2021 begins with immunization against coronavirus
Most citizens in countries around the world are not hesitating when it comes to coronavirus vaccinations
PODGORICA, 1 JANUARY 2021 – The year 2021 will be marked by immunization against coronavirus, which has already begun around the world. According to global research, most citizens in countries around the world are not hesitating when it comes to coronavirus vaccinations. According to an Ipsos Global Survey from October last year, almost 9 out of 10 citizens of China and India said they would get vaccinated against coronavirus, and 8 out of 10 citizens of Australia, the United Kingdom, Canada, South Korea, Mexico and Brazil would do the same; this also goes for 7 out of 10 citizens of Germany, Japan, Italy and South Africa; 6 out of 10 citizens of Spain and the USA and 5 out of 10 citizens of France.
A recent survey conducted by Ipsos in Montenegro, in December 2020, showed that almost 5 out of 10 citizens would get vaccinated against coronavirus. The same research indicates that citizens who are not suspicious of vaccines generally have a higher level of education and are more informed and more concerned about the coronavirus pandemic.
Given the contagiousness of COVID-19, epidemiologists estimate that about 50–80% of the population must be immune in order to reach the level of collective immunity. In order for that to happen, any vaccine must be made available for all countries at the same time. Protecting high-income countries alone will not allow life to return to normal. The whole world will remain vulnerable to the virus until countries with the weakest health systems are protected from it. The COVAX global initiative for vaccines is a mechanism that is available to every country, through which they can equitably access COVID-19 vaccines as quickly as possible. UNICEF is leading efforts to procure and supply COVID-19 vaccines for 171 countries on behalf of the COVAX Facility in what is likely be the world’s largest and fastest ever procurement and supply of vaccines.
In order to stop the global pandemic and achieve collective immunity, it is necessary to continuously provide reliable information on vaccines to all citizens and thus reduce the impact of the numerous conspiracy theories and misinformation on this topic and increase the number of citizens who want to be vaccinated. The World Health Organization has declared indecision regarding vaccination – hesitation or refusal to vaccinate despite the availability of vaccines – as one of the 10 biggest threats to public health.
Vaccines are among the greatest advances of modern medicine. Since the late 18th century, they have reduced the scourge of numerous infectious diseases and saved millions of lives. Smallpox, which killed 300 million people in the 20th century alone3, was successfully eradicated in 1979 thanks to the roll-out of a safe and effective vaccine. Thanks to vaccines, polio, a dangerous disease which has killed millions and left millions more paralysed or disabled, remains endemic in only two countries – Pakistan and Afghanistan. Thanks to vaccines, maternal and neonatal tetanus, which is fatal in newborns, has been eliminated in all but 12 countries as of July 2019.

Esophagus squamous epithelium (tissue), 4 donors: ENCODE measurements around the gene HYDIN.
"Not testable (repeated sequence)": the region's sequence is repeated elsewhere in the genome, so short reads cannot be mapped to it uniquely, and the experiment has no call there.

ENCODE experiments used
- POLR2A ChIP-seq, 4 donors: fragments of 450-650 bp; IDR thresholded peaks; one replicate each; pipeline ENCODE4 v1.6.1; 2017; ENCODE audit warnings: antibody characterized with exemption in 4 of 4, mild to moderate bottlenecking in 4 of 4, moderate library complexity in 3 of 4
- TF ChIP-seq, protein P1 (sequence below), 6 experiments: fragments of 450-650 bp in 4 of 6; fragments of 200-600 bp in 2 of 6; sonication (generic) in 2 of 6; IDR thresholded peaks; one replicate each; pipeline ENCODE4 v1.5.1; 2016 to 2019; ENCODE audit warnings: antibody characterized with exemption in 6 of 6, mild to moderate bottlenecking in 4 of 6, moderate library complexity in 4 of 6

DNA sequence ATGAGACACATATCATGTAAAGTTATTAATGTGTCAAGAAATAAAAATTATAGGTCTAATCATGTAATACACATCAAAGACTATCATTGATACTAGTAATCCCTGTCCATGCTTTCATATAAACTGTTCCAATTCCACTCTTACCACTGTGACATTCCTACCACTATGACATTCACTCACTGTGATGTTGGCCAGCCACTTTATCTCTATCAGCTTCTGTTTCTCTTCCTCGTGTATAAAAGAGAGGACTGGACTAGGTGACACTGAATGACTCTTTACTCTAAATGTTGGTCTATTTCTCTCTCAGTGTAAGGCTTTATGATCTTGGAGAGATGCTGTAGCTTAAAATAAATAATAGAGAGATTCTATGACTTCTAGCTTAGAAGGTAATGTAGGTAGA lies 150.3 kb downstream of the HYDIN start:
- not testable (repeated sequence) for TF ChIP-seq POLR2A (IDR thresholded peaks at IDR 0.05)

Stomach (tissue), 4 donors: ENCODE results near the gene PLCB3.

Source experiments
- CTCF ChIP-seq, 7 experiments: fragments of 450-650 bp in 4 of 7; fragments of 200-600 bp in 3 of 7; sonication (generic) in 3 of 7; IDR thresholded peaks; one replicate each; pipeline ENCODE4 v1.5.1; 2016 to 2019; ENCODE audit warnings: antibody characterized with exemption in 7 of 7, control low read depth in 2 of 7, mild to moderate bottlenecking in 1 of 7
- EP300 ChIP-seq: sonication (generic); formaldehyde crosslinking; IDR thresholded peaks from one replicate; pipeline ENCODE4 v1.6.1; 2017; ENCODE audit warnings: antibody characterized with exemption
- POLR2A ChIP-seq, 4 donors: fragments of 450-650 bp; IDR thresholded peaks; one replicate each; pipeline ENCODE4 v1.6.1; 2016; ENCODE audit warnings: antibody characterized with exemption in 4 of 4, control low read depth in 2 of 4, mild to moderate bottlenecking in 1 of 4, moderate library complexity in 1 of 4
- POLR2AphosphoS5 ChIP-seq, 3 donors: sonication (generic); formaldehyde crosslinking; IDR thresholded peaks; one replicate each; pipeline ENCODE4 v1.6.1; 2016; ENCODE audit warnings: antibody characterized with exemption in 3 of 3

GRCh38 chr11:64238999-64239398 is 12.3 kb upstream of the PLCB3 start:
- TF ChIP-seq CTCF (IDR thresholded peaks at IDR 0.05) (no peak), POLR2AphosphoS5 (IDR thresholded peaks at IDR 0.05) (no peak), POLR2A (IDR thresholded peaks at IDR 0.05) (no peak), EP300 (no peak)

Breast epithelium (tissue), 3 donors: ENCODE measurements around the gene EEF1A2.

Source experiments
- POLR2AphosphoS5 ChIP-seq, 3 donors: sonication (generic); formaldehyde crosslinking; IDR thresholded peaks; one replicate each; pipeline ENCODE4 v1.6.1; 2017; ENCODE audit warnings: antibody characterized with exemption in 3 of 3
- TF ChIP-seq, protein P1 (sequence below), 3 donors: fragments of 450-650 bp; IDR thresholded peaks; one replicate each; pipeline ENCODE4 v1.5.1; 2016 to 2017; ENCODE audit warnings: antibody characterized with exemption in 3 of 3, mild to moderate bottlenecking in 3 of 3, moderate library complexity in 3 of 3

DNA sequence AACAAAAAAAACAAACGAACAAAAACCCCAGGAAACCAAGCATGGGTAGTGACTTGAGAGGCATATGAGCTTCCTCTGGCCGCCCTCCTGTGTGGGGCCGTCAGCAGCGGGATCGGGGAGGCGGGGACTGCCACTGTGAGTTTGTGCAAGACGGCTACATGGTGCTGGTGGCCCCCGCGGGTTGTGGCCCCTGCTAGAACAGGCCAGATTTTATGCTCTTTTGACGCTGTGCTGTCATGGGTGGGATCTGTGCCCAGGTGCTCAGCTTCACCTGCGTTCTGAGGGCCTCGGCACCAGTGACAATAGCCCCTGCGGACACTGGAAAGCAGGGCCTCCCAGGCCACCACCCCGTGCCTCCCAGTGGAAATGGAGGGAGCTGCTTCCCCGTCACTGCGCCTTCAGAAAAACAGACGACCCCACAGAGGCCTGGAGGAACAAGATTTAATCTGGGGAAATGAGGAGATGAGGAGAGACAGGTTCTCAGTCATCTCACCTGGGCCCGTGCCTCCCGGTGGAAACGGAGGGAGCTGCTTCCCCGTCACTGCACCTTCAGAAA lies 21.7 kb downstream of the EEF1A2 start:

Bearing in mind that 2020, in addition to the global coronavirus pandemic, was marked by a flood of conspiracy theories and misinformation about coronavirus and vaccines, which has resulted in the spread of fear, UNICEF National Goodwill Ambassador to Montenegro Antonije Pušić made a song with his friends and fellow musicians, which in a humorous way talks about this topic and the ambivalent attitude towards preventive measures, as well as the vaccination that has just started to be implemented around the planet.
I remember, as if it were yesterday, when a smallpox epidemic broke out in 1972. I was 9 years old; then children also had to be vaccinated and I don't remember anyone questioning that. Science was unreservedly trusted. Medicine is a science, and a vaccine is a fruit of that science, just like disinfection, penicillin, aspirin, the wheel, satellites, the electric motor or solar panels. I understand that some people feel uneasy about getting vaccinated, but we should still keep in mind that we live in the 21st century, when, thanks to medical science, almost all known infectious diseases have been eradicated.
Pušić’s song Corona Party features internationally famous musicians – Charlie Cinelli from Italy and David Bižić, a world-famous baritone opera singer.
The vaccine will return everything to normal. The vaccine is the only solution to allow people again to gather together, have fun, enjoy company, dance and go to live concerts. All that is returning.
The same hopes are shared by David Bižić, a renowned baritone opera singer who has performed in the world’s largest opera houses in New York, London, Vienna, Paris, Moscow, Berlin, Monte Carlo, Madrid, Geneva, etc.
The first wave of the pandemic stopped me half-way between France, where I live, and New York, where I often sing at the Metropolitan Opera. I adhere to all the measures to protect myself and others, but I also work every day to preserve my mind by trying to look at the situation from the point of view of an observer: I am patient, I see the light at the end of the tunnel. I still practice singing every day and I am waiting for the vaccination to start so that I can perform in front of a full Metropolitan again.
The song Corona Party was made with the support of the British Embassy in Podgorica and UNICEF. As of today, it is available in audio format, and a video is being made for it and will be presented in early February.